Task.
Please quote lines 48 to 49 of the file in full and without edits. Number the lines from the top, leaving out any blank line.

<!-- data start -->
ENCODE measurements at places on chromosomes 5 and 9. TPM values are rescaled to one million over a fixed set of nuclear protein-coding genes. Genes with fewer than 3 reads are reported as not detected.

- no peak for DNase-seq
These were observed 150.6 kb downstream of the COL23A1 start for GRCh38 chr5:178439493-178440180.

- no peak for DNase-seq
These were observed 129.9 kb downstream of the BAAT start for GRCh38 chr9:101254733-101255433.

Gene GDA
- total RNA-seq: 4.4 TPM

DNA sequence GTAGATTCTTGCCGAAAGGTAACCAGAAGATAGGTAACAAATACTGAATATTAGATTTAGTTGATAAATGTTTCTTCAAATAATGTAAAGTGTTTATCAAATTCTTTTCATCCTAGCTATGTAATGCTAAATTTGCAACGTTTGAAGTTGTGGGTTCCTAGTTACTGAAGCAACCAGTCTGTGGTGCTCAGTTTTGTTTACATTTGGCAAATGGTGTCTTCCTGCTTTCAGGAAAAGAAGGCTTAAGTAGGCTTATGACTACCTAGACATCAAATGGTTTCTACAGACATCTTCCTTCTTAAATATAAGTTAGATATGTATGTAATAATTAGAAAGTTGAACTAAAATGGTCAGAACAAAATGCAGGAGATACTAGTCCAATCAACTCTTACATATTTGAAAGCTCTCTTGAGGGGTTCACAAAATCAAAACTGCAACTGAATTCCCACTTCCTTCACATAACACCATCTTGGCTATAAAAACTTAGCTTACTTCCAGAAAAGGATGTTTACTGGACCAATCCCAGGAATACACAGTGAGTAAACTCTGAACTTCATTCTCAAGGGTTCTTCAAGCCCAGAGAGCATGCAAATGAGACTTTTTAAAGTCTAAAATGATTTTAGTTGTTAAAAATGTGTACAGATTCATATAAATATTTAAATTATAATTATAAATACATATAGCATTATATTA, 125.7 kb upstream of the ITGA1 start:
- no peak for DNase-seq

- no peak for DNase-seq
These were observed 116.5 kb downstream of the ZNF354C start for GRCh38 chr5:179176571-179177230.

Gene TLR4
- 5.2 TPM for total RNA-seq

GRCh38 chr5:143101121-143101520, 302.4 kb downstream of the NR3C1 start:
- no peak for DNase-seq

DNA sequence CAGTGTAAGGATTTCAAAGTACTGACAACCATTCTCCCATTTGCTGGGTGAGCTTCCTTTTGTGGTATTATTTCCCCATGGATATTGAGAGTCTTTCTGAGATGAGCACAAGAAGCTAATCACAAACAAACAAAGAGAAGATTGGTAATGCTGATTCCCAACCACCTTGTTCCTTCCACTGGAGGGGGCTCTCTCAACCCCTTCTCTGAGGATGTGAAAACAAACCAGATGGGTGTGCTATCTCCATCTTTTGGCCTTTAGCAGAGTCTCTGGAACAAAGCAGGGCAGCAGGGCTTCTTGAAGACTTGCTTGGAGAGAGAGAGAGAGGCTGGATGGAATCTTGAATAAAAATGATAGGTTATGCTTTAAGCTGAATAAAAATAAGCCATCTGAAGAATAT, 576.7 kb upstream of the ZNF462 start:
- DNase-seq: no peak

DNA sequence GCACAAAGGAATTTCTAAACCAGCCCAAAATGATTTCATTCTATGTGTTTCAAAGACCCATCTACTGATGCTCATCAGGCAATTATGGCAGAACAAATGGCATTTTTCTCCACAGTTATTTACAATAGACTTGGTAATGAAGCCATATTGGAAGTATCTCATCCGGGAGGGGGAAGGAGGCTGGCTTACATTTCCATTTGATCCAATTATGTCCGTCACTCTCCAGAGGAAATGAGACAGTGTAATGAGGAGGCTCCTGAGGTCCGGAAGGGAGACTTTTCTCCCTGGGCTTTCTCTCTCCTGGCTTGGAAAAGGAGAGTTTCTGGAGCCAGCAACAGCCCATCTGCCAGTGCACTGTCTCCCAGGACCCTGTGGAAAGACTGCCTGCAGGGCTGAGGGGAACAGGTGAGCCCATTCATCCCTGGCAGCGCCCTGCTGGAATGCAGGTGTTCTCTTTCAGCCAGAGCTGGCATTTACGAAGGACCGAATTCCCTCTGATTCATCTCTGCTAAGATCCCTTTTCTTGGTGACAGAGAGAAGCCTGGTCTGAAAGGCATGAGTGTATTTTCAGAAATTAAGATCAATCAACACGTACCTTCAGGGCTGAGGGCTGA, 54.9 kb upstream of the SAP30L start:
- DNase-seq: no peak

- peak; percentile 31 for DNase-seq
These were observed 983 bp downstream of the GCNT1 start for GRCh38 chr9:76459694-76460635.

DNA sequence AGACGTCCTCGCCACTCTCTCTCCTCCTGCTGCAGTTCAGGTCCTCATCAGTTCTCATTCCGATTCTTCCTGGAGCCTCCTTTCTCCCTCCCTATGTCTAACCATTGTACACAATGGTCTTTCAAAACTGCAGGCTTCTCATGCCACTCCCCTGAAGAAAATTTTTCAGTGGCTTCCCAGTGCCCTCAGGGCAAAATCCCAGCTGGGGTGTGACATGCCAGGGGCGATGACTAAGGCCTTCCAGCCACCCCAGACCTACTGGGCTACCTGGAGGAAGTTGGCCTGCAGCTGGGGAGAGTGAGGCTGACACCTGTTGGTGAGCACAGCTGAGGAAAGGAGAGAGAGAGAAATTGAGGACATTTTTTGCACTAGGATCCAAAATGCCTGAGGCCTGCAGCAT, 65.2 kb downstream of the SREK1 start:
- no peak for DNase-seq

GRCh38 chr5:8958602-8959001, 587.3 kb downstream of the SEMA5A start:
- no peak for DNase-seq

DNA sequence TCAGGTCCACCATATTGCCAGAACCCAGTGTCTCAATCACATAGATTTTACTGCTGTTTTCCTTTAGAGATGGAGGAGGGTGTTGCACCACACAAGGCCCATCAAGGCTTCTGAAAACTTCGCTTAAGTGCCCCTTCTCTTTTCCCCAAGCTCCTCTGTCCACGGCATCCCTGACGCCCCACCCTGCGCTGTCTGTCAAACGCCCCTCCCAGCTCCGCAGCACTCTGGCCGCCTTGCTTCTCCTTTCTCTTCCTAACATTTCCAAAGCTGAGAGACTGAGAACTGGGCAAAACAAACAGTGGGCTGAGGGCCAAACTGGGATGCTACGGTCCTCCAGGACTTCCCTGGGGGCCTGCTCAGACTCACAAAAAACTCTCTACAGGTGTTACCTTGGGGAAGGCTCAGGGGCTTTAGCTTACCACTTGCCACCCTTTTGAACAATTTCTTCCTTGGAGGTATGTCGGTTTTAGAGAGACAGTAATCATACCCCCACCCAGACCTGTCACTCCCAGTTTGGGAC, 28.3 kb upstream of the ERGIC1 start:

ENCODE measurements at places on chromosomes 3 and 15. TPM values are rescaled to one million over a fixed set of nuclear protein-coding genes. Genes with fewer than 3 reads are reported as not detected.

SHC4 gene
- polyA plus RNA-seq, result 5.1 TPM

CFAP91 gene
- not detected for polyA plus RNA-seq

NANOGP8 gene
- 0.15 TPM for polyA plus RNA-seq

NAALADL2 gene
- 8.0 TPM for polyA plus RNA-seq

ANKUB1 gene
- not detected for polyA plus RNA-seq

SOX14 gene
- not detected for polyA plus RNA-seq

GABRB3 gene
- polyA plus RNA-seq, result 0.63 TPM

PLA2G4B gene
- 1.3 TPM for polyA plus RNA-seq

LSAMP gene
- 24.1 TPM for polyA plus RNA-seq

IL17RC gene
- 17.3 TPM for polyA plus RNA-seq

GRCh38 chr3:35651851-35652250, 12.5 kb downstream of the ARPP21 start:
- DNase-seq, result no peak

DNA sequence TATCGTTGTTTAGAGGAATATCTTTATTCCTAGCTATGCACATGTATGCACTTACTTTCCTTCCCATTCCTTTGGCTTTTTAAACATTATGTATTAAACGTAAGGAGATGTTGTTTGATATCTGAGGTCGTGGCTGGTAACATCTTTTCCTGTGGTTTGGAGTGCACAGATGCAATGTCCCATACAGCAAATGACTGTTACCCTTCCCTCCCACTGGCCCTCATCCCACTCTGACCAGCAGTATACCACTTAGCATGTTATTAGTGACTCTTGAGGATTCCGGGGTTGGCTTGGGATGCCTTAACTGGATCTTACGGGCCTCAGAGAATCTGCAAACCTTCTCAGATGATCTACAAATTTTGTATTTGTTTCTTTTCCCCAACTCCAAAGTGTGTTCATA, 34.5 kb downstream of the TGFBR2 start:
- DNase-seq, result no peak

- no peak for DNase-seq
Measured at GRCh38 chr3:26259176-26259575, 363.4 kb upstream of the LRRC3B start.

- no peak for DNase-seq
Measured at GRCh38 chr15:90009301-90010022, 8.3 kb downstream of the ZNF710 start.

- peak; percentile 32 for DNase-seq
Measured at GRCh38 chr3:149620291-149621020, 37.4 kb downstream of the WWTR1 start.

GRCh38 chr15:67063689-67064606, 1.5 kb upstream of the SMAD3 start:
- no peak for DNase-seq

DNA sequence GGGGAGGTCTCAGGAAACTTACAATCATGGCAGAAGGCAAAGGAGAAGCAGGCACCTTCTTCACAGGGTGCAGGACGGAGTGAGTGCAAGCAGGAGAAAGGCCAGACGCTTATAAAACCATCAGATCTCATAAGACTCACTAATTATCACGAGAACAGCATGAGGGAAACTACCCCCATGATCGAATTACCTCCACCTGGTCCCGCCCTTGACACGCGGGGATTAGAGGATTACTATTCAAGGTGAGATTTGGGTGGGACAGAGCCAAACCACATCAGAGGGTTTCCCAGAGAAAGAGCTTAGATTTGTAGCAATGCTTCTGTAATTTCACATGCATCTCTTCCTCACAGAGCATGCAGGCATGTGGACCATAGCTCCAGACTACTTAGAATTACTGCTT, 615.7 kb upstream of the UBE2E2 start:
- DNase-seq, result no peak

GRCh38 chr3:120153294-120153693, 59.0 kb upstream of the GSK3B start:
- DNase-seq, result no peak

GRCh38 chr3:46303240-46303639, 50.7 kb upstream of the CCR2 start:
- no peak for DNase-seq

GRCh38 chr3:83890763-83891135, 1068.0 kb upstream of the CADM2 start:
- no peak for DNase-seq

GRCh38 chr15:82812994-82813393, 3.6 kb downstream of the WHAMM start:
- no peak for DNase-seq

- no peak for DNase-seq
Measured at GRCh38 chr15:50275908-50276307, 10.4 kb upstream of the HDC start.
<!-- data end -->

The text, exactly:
GRCh38 chr3:35651851-35652250, 12.5 kb downstream of the ARPP21 start:
- DNase-seq, result no peak